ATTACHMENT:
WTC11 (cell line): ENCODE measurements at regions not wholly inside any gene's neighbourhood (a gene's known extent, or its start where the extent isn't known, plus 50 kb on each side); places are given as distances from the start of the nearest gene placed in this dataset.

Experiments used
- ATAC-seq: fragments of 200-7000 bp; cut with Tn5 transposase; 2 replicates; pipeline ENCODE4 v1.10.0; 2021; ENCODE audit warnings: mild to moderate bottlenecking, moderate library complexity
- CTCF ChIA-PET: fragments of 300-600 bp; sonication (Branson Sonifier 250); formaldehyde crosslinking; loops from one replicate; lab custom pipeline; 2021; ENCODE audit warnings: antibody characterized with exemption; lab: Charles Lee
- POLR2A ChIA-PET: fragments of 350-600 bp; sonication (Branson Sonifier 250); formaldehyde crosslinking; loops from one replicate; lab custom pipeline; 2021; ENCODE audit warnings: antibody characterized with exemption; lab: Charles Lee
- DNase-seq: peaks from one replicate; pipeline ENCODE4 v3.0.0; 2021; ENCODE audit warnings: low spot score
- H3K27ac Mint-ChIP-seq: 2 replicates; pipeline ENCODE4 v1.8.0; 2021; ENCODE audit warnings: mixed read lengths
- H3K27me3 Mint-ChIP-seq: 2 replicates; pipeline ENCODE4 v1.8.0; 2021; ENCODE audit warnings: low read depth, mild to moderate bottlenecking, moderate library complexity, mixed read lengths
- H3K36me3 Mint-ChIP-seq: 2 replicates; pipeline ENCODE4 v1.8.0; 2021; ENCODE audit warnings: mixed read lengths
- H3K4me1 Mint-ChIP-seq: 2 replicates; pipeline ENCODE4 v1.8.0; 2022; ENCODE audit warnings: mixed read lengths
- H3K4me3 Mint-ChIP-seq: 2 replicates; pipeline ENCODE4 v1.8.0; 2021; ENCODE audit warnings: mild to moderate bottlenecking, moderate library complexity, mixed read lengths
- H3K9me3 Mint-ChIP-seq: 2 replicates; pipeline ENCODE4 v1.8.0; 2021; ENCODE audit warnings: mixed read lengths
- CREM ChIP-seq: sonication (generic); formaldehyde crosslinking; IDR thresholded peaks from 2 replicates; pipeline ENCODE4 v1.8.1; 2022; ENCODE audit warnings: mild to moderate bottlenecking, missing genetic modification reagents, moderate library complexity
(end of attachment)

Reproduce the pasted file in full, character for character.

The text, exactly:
WTC11 (cell line): ENCODE measurements at regions not wholly inside any gene's neighbourhood (a gene's known extent, or its start where the extent isn't known, plus 50 kb on each side); places are given as distances from the start of the nearest gene placed in this dataset.

Experiments used
- ATAC-seq: fragments of 200-7000 bp; cut with Tn5 transposase; 2 replicates; pipeline ENCODE4 v1.10.0; 2021; ENCODE audit warnings: mild to moderate bottlenecking, moderate library complexity
- CTCF ChIA-PET: fragments of 300-600 bp; sonication (Branson Sonifier 250); formaldehyde crosslinking; loops from one replicate; lab custom pipeline; 2021; ENCODE audit warnings: antibody characterized with exemption; lab: Charles Lee
- POLR2A ChIA-PET: fragments of 350-600 bp; sonication (Branson Sonifier 250); formaldehyde crosslinking; loops from one replicate; lab custom pipeline; 2021; ENCODE audit warnings: antibody characterized with exemption; lab: Charles Lee
- DNase-seq: peaks from one replicate; pipeline ENCODE4 v3.0.0; 2021; ENCODE audit warnings: low spot score
- H3K27ac Mint-ChIP-seq: 2 replicates; pipeline ENCODE4 v1.8.0; 2021; ENCODE audit warnings: mixed read lengths
- H3K27me3 Mint-ChIP-seq: 2 replicates; pipeline ENCODE4 v1.8.0; 2021; ENCODE audit warnings: low read depth, mild to moderate bottlenecking, moderate library complexity, mixed read lengths
- H3K36me3 Mint-ChIP-seq: 2 replicates; pipeline ENCODE4 v1.8.0; 2021; ENCODE audit warnings: mixed read lengths
- H3K4me1 Mint-ChIP-seq: 2 replicates; pipeline ENCODE4 v1.8.0; 2022; ENCODE audit warnings: mixed read lengths
- H3K4me3 Mint-ChIP-seq: 2 replicates; pipeline ENCODE4 v1.8.0; 2021; ENCODE audit warnings: mild to moderate bottlenecking, moderate library complexity, mixed read lengths
- H3K9me3 Mint-ChIP-seq: 2 replicates; pipeline ENCODE4 v1.8.0; 2021; ENCODE audit warnings: mixed read lengths
- CREM ChIP-seq: sonication (generic); formaldehyde crosslinking; IDR thresholded peaks from 2 replicates; pipeline ENCODE4 v1.8.1; 2022; ENCODE audit warnings: mild to moderate bottlenecking, missing genetic modification reagents, moderate library complexity